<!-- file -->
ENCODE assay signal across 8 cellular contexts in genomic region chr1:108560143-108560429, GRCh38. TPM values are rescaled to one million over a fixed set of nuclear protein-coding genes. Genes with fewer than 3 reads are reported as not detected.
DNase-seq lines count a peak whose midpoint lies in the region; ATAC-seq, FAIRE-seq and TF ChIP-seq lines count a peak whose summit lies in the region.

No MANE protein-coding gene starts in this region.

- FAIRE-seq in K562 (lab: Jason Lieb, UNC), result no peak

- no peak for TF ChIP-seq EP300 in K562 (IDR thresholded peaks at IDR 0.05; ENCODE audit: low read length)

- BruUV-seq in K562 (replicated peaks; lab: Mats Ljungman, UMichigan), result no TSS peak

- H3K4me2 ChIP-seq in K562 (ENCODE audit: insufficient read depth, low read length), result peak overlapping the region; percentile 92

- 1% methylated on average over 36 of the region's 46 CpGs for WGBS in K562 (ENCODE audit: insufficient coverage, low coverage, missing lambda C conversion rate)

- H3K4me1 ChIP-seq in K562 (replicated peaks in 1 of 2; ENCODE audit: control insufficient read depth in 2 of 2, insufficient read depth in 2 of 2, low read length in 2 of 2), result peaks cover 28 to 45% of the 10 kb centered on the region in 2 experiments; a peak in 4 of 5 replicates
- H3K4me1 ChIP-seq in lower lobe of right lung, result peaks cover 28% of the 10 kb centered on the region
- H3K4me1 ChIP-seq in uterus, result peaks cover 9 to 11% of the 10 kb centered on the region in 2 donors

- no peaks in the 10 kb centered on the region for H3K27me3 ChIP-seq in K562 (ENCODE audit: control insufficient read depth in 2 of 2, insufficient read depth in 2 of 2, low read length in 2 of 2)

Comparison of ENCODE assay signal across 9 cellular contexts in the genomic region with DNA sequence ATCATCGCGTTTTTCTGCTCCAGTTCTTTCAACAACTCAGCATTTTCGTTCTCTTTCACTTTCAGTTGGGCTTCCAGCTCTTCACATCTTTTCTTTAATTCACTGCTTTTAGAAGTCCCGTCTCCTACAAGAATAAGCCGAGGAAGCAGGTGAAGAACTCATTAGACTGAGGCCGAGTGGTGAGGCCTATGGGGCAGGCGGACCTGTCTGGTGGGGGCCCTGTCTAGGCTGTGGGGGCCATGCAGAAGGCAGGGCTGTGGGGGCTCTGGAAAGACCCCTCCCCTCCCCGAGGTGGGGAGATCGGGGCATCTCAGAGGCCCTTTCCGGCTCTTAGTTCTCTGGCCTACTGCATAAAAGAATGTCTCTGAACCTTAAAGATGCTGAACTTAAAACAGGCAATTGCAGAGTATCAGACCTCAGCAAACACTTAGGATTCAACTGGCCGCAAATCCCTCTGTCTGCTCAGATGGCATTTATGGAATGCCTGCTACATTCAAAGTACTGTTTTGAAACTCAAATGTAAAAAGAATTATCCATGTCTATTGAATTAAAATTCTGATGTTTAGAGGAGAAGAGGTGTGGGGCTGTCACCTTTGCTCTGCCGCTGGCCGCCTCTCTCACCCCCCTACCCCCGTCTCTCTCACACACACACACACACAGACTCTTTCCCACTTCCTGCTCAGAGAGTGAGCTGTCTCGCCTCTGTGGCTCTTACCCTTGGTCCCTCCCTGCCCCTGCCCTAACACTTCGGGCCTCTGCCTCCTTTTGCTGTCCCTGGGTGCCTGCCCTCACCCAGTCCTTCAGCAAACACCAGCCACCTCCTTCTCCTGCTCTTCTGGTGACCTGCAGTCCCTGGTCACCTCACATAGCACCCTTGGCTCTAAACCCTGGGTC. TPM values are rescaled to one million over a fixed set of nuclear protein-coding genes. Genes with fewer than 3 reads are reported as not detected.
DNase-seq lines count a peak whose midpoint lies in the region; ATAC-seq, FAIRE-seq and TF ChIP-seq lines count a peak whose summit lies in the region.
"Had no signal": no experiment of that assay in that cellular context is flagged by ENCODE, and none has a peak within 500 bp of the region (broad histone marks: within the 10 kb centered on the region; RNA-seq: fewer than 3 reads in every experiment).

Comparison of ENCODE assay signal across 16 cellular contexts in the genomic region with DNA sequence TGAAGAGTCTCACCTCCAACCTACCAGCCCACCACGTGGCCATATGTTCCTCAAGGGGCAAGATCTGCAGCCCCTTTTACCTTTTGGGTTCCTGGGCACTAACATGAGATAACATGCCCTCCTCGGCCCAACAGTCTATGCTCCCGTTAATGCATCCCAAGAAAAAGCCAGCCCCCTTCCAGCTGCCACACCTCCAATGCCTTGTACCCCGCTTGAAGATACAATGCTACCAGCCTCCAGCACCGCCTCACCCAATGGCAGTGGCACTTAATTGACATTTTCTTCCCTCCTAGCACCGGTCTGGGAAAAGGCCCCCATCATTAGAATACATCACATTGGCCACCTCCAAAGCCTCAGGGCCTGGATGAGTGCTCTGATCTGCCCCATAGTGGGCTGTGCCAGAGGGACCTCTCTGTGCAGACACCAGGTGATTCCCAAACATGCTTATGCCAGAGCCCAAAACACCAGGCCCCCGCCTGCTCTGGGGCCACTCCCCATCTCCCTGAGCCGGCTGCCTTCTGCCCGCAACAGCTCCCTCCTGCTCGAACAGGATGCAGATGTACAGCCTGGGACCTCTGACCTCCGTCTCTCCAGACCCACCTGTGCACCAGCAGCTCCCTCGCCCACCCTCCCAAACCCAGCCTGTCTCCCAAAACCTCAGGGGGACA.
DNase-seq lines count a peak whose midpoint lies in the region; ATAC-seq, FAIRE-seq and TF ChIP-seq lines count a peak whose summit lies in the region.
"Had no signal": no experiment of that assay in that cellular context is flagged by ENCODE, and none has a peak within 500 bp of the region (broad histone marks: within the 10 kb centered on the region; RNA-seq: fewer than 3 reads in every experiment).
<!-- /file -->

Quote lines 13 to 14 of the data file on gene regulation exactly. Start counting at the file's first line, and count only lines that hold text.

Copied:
Comparison of ENCODE assay signal across 9 cellular contexts in the genomic region with DNA sequence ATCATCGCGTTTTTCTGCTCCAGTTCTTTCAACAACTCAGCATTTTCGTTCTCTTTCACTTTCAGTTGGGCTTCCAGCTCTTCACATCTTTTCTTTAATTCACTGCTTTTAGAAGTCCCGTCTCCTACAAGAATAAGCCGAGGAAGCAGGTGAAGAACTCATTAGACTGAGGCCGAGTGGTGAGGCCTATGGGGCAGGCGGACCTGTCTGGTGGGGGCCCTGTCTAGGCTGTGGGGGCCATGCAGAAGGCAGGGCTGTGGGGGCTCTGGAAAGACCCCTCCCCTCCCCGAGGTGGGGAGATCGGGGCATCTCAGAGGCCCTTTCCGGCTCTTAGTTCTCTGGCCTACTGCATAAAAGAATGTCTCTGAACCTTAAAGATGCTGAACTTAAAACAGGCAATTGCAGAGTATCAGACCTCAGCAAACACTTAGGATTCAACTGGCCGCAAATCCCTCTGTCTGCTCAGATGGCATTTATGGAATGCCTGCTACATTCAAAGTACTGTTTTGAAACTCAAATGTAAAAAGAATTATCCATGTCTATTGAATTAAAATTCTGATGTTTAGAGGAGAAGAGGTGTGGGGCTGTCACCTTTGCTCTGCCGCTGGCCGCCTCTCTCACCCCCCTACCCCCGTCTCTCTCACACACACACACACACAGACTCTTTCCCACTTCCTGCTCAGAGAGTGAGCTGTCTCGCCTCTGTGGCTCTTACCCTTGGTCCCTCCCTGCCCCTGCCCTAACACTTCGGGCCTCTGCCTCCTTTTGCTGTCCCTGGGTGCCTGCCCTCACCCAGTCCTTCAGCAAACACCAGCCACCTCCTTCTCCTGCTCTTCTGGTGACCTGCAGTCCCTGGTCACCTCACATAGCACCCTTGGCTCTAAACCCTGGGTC. TPM values are rescaled to one million over a fixed set of nuclear protein-coding genes. Genes with fewer than 3 reads are reported as not detected.
DNase-seq lines count a peak whose midpoint lies in the region; ATAC-seq, FAIRE-seq and TF ChIP-seq lines count a peak whose summit lies in the region.